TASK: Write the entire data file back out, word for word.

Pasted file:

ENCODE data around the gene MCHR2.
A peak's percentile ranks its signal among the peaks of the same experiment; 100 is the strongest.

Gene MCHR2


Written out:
ENCODE data around the gene MCHR2.
A peak's percentile ranks its signal among the peaks of the same experiment; 100 is the strongest.

Gene MCHR2